pjz99 opened this issue on Sep 30, 2008 · 17 posts
Have you ever tried to model a braid? I've been looking into how to do this and I found a couple of methods, but they involved manually setting point values for the spline - very nasty stuff and not easy to adjust. I really wanted to do this using the Formula spline to do the heavy lifting. Here's what I came up with.
First, consider the structure of a braid:
This is a Formula spline with default settings. The formula plugged into the Y parameter actually gives us something pretty close to what we are looking for, although its range is only one wave. The formula is: 100.0*Sin(t*pi) I do wish I'd payed attention in my math classes. At any rate it isn't that necessary to have a fundamental understanding of the formula, only what it does. In this case it very conveniently produces a curve that is perfect for this purpose.
Let's expand the range - basically, the period of the wave is extended from a range of -1 / +1, to -5 / +5. Tmin is the value for the start of the curve, and Tmax is the value for the end - so X will range from 100 * -5, or -500, to 100 * 5, or +500, giving us a spline that is 1000 units in size on the x-axis. Unfortunately the spline becomes all jagged - since Samples is still at default, the spline is being drawn with 20 control points, and there is no interpolation going on to smooth the curve. Increase samples or enable Cubic interpolation, or both.
Unfortunately, at this point the curve is strictly two dimensional, and we need to disturb it along the Z-axis in order to create a proper braid. While you could make the spline editable and start pushing and pulling control points, that's very messy. What we need is a formula plugged into the Z parameter of the Formula spline, to make the values of the Z coordinates match the shape we want. The length-wise cross section of a braid is a figure eight - that is, each strand of the braid loops one way, and then the other. I racked my poor atrophied mathbrain and realized that the original sine wave formula already plugged in by default is nearly what we want, with a small change: 100.0*Sin(t*2*pi) This gives us a reasonable figure eight cross section like so.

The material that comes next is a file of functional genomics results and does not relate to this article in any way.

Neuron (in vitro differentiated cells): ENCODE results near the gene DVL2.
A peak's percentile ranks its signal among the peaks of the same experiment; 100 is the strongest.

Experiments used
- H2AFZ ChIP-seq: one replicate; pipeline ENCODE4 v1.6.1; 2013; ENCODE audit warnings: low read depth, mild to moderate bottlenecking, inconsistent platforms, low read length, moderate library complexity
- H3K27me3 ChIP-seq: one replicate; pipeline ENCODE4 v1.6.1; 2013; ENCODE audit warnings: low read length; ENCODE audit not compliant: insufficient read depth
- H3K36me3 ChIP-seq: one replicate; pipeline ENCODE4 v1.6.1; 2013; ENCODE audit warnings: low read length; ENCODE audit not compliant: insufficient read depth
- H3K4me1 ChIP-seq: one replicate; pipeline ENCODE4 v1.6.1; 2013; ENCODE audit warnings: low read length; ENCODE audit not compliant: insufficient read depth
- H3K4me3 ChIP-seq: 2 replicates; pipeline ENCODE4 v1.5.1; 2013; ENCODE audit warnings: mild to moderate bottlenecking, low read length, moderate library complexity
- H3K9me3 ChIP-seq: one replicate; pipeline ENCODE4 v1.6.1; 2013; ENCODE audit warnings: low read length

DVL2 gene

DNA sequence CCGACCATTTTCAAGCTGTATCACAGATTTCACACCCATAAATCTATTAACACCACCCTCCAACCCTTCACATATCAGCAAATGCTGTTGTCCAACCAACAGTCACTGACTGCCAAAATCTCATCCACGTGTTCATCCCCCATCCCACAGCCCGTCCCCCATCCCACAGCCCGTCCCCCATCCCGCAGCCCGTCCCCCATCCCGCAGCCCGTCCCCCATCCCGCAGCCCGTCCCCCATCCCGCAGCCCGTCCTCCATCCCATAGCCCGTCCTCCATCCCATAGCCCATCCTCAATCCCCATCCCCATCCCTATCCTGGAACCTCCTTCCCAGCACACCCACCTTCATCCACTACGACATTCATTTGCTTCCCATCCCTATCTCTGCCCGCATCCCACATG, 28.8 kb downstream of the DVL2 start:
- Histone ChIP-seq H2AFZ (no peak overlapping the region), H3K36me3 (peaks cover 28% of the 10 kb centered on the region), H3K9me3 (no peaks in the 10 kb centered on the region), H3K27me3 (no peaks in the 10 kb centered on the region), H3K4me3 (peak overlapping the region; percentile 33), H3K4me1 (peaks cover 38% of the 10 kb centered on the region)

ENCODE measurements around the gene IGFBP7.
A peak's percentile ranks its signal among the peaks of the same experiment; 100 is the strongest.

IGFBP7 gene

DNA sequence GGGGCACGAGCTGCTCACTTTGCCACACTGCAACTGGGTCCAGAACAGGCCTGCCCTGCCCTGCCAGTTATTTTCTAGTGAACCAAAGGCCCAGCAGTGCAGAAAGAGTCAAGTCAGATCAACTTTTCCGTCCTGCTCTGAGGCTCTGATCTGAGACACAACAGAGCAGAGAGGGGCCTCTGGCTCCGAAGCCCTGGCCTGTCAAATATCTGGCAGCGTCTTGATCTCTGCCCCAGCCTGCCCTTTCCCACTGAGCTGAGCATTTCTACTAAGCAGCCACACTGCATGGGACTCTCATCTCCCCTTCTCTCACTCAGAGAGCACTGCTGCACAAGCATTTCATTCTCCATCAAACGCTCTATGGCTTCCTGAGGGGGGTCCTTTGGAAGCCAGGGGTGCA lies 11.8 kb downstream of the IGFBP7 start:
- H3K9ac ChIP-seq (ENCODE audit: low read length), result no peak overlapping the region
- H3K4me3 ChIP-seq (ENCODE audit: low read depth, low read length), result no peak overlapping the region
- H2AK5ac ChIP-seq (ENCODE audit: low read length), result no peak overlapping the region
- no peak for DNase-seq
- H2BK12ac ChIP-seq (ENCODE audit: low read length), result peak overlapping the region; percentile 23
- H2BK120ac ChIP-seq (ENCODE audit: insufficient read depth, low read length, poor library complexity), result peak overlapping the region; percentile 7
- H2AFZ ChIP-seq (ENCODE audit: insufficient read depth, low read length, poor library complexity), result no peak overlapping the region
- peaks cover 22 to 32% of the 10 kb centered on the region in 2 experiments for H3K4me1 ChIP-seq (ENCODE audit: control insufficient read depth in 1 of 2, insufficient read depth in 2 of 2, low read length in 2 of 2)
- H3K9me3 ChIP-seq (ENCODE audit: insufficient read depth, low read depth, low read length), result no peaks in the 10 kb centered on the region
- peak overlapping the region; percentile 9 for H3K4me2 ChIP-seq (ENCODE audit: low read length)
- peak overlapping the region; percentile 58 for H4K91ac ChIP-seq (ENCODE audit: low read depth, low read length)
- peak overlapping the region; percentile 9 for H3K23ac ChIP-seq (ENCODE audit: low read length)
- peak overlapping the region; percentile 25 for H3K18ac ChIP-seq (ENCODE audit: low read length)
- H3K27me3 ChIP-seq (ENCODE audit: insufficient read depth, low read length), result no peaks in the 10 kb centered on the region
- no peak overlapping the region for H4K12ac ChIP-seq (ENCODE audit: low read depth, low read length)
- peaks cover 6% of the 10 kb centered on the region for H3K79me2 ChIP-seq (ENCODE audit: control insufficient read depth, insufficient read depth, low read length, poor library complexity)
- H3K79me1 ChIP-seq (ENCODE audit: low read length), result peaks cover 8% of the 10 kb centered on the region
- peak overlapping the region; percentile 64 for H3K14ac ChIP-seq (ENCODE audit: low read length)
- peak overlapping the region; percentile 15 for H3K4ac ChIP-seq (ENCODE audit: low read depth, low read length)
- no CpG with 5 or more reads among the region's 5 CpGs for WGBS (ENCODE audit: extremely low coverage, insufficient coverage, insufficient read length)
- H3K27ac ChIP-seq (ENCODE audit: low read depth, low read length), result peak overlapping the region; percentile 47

And here is a simple couple of instances added, with the first instanced moved to x: 333 and the second moved to x: 666. I'm sure there is a mathematical reason why those are the correct values to move the 2nd and 3rd strands to, but my mathbrain is out of gas at this point. IDEALLY, I'd figure out how to modify the formulae for separate 2nd and 3rd strands to do this correctly, or even better, a smarter person would tell me what I should have done. Since my goal is to convert this structure to polygons at some point and weld it onto something else, this is not bad to start with.
Since the whole structure is still parametric, it is very easy to control and adjust - e.g. you want to have a low polygon structure like so. Just make the circle primitive that the SweepNURBS is extruding into an editable spline, and change the point interpolation (Intermediate Points setting) to NONE. Also change the point interpolation settings for the Formula spline. This is a little organic and requires some experimentation depending on the shape you're looking for, to find a smooth enough curve that is still a lower polygon count.
A couple of variations obtained by fiddling with the extrude shape (ellipse instead of circle) and a tweak of the Y parameter of the formula. If we were doing this with setting point values manually this would be a real pain.
Attached Link: http://www.codeworkers.de/reeperx/
Try Reeper plug in :) Tihomir
Open your mind and share the knowledge!
These are the formulae to use if you want the least amount of wasted geometry, although since they're now separate formulae it's harder to adjust the whole structure - even better would be some method of passing values between the separate formula splines, but this is good enough for my purposes.